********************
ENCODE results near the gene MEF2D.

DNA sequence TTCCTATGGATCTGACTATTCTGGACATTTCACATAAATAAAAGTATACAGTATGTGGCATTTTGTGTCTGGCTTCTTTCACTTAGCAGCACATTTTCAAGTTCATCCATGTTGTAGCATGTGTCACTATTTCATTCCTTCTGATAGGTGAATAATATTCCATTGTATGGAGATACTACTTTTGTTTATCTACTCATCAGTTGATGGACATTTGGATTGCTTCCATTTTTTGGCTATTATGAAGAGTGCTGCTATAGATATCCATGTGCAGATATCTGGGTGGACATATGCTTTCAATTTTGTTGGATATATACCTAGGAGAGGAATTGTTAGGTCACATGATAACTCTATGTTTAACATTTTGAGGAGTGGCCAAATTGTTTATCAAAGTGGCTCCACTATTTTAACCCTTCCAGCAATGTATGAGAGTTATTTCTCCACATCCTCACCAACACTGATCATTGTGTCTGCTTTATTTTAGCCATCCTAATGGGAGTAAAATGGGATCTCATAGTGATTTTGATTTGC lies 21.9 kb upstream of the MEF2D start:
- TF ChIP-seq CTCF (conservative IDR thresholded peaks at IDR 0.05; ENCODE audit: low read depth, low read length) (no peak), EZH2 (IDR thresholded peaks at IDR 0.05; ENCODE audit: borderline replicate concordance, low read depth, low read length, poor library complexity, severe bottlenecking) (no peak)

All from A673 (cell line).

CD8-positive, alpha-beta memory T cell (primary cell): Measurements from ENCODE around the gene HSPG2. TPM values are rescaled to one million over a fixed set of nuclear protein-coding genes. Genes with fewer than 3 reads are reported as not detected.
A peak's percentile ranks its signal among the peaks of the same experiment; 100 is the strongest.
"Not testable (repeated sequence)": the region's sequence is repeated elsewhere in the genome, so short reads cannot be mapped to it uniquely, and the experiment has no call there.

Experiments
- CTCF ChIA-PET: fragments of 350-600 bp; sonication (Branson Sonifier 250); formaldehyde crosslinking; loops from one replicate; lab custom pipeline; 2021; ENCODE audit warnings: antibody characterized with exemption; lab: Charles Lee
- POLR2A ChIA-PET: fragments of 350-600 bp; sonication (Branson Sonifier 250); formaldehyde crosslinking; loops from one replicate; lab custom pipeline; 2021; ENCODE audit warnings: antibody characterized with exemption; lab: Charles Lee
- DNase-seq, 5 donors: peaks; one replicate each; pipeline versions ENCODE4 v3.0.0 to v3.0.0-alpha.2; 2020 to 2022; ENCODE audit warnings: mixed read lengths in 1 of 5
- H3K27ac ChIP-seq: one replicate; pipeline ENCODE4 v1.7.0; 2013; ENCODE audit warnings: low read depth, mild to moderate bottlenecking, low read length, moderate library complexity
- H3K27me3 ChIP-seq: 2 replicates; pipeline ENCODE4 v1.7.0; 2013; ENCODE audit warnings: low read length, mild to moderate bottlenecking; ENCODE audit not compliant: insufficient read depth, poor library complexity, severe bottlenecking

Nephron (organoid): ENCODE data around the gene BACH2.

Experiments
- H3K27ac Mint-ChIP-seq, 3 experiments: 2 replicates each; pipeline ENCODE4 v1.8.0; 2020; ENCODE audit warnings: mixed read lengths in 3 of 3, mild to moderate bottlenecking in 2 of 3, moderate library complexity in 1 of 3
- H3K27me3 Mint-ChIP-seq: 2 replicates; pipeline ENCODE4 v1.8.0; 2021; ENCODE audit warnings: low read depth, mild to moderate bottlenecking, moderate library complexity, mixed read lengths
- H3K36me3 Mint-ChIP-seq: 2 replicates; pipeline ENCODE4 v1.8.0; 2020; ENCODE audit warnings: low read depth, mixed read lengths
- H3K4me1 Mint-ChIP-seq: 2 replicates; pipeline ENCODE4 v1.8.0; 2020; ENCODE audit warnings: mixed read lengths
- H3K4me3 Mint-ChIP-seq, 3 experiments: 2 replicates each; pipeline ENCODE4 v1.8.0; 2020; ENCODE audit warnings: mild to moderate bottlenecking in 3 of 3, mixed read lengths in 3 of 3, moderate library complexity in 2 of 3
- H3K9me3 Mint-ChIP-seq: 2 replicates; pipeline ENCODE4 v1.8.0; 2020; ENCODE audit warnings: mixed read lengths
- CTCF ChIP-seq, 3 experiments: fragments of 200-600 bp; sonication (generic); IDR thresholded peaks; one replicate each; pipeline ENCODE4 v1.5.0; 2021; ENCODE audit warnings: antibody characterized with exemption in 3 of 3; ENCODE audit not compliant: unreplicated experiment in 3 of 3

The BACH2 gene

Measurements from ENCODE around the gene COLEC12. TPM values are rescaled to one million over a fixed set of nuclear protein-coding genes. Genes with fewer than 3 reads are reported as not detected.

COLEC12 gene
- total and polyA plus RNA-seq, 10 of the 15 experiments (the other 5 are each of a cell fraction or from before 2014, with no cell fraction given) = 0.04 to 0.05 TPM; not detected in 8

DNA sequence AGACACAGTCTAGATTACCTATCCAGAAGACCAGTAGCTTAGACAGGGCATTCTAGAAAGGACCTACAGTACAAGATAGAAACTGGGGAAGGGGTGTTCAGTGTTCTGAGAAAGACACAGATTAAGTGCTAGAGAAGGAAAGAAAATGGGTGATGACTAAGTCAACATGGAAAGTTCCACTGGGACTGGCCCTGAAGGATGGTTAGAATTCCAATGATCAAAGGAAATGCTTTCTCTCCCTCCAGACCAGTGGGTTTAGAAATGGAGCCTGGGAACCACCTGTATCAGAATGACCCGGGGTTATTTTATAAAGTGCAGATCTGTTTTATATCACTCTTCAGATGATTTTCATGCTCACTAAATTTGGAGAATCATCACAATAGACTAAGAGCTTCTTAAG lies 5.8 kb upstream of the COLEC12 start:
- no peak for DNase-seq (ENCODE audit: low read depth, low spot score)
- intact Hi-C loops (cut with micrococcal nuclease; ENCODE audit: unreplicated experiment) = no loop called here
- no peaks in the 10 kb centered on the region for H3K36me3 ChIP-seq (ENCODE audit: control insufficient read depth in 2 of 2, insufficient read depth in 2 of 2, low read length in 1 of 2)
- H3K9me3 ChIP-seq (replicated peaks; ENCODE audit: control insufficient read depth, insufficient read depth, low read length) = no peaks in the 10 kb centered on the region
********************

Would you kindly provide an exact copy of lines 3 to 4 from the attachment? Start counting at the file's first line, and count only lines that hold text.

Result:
- TF ChIP-seq CTCF (conservative IDR thresholded peaks at IDR 0.05; ENCODE audit: low read depth, low read length) (no peak), EZH2 (IDR thresholded peaks at IDR 0.05; ENCODE audit: borderline replicate concordance, low read depth, low read length, poor library complexity, severe bottlenecking) (no peak)

All from A673 (cell line).